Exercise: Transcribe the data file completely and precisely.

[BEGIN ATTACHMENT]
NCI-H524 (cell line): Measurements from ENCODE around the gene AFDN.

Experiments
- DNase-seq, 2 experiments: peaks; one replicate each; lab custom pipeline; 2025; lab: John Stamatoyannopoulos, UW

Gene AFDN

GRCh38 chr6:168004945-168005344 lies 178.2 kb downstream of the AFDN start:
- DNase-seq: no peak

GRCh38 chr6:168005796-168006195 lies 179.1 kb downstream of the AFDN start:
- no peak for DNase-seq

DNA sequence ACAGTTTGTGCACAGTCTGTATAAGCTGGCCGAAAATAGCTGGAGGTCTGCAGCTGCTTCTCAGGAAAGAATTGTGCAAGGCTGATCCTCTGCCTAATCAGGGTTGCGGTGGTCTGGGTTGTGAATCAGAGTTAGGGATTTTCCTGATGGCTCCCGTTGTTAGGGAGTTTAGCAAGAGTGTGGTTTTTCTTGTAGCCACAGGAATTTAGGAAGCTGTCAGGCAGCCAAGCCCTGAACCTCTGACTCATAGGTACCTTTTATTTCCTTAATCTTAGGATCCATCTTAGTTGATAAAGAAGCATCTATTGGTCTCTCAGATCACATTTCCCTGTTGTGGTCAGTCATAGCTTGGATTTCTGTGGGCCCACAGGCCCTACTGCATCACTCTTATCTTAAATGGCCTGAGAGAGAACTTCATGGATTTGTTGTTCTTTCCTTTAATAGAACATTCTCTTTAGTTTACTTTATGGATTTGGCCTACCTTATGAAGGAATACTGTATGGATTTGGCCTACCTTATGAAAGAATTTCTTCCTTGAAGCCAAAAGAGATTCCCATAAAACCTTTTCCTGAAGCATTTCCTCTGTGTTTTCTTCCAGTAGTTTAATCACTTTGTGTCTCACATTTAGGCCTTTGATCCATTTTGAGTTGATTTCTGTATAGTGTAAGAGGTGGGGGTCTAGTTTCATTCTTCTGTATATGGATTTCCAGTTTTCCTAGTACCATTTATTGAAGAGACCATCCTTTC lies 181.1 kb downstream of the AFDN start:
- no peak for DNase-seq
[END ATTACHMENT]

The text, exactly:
NCI-H524 (cell line): Measurements from ENCODE around the gene AFDN.

Experiments
- DNase-seq, 2 experiments: peaks; one replicate each; lab custom pipeline; 2025; lab: John Stamatoyannopoulos, UW

Gene AFDN

GRCh38 chr6:168004945-168005344 lies 178.2 kb downstream of the AFDN start:
- DNase-seq: no peak

GRCh38 chr6:168005796-168006195 lies 179.1 kb downstream of the AFDN start:
- no peak for DNase-seq

DNA sequence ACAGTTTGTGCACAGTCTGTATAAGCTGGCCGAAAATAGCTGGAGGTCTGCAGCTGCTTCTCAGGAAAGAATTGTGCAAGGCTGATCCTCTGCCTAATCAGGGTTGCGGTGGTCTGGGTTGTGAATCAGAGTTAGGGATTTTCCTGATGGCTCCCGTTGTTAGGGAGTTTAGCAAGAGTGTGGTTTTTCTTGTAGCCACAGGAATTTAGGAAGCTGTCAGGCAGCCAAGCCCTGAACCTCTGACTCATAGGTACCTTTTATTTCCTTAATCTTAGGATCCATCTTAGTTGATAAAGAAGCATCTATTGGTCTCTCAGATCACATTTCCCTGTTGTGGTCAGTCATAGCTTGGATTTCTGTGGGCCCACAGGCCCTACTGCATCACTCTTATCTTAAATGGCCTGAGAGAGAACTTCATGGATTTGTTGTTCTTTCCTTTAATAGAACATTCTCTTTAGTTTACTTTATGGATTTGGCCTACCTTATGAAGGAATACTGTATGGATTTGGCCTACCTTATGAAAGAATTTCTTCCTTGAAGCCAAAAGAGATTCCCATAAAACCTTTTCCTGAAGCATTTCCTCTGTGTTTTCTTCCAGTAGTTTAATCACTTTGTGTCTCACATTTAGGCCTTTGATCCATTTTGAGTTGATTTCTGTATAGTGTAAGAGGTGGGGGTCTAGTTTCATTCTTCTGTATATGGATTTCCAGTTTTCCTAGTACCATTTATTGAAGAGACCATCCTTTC lies 181.1 kb downstream of the AFDN start:
- no peak for DNase-seq